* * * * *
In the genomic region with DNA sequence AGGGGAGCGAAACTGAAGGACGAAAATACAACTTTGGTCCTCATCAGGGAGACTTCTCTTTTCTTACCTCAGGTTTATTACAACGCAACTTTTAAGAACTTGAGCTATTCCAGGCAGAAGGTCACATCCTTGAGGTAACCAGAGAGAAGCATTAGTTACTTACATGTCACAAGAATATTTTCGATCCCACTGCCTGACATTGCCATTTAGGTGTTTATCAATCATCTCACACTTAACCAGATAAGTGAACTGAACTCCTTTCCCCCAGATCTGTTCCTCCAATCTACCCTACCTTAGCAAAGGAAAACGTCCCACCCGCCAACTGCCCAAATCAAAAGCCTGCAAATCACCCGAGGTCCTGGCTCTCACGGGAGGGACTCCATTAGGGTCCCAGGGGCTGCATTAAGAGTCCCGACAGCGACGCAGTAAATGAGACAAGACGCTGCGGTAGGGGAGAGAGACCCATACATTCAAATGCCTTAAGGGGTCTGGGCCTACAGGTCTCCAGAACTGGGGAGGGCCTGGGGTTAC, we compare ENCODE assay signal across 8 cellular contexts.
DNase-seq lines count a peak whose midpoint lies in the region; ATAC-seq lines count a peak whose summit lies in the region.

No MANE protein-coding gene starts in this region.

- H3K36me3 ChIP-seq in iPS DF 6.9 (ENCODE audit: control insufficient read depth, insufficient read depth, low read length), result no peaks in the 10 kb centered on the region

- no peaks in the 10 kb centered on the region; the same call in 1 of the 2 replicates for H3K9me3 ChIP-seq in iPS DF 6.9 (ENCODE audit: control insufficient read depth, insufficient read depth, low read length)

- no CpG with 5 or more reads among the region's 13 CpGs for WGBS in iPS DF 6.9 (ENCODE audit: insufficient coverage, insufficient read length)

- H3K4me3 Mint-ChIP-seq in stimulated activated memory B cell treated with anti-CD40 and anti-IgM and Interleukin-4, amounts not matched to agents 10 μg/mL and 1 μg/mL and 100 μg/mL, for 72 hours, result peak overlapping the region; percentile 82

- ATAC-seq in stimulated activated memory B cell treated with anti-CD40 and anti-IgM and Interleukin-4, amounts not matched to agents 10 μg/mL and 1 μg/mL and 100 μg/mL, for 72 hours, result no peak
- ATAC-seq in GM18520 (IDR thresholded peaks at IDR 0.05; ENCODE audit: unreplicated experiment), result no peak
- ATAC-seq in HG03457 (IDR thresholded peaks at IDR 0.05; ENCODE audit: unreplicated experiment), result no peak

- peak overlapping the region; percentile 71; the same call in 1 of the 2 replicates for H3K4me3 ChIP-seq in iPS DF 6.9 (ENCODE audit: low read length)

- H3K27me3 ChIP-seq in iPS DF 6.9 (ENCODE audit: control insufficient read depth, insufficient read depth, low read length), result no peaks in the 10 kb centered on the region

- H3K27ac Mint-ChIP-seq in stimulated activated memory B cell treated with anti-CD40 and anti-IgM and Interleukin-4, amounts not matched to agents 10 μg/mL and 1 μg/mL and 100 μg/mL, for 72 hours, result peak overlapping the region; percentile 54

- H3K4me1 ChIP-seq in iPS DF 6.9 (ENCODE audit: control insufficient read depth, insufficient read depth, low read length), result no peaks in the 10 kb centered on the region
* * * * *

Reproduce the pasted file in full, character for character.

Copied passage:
In the genomic region with DNA sequence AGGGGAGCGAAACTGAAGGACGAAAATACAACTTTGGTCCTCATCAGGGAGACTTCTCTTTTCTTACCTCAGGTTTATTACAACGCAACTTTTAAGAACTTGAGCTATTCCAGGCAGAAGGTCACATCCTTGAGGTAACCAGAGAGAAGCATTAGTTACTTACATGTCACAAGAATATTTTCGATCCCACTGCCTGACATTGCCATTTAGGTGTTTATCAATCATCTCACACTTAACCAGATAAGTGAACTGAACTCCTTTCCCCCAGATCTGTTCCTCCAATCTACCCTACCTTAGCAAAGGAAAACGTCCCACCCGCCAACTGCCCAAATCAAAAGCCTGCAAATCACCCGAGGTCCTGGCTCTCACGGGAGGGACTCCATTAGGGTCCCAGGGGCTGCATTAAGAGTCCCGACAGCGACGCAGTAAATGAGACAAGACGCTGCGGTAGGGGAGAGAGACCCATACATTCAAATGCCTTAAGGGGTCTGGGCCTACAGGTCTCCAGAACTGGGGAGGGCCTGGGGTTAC, we compare ENCODE assay signal across 8 cellular contexts.
DNase-seq lines count a peak whose midpoint lies in the region; ATAC-seq lines count a peak whose summit lies in the region.

No MANE protein-coding gene starts in this region.

- H3K36me3 ChIP-seq in iPS DF 6.9 (ENCODE audit: control insufficient read depth, insufficient read depth, low read length), result no peaks in the 10 kb centered on the region

- no peaks in the 10 kb centered on the region; the same call in 1 of the 2 replicates for H3K9me3 ChIP-seq in iPS DF 6.9 (ENCODE audit: control insufficient read depth, insufficient read depth, low read length)

- no CpG with 5 or more reads among the region's 13 CpGs for WGBS in iPS DF 6.9 (ENCODE audit: insufficient coverage, insufficient read length)

- H3K4me3 Mint-ChIP-seq in stimulated activated memory B cell treated with anti-CD40 and anti-IgM and Interleukin-4, amounts not matched to agents 10 μg/mL and 1 μg/mL and 100 μg/mL, for 72 hours, result peak overlapping the region; percentile 82

- ATAC-seq in stimulated activated memory B cell treated with anti-CD40 and anti-IgM and Interleukin-4, amounts not matched to agents 10 μg/mL and 1 μg/mL and 100 μg/mL, for 72 hours, result no peak
- ATAC-seq in GM18520 (IDR thresholded peaks at IDR 0.05; ENCODE audit: unreplicated experiment), result no peak
- ATAC-seq in HG03457 (IDR thresholded peaks at IDR 0.05; ENCODE audit: unreplicated experiment), result no peak

- peak overlapping the region; percentile 71; the same call in 1 of the 2 replicates for H3K4me3 ChIP-seq in iPS DF 6.9 (ENCODE audit: low read length)

- H3K27me3 ChIP-seq in iPS DF 6.9 (ENCODE audit: control insufficient read depth, insufficient read depth, low read length), result no peaks in the 10 kb centered on the region

- H3K27ac Mint-ChIP-seq in stimulated activated memory B cell treated with anti-CD40 and anti-IgM and Interleukin-4, amounts not matched to agents 10 μg/mL and 1 μg/mL and 100 μg/mL, for 72 hours, result peak overlapping the region; percentile 54

- H3K4me1 ChIP-seq in iPS DF 6.9 (ENCODE audit: control insufficient read depth, insufficient read depth, low read length), result no peaks in the 10 kb centered on the region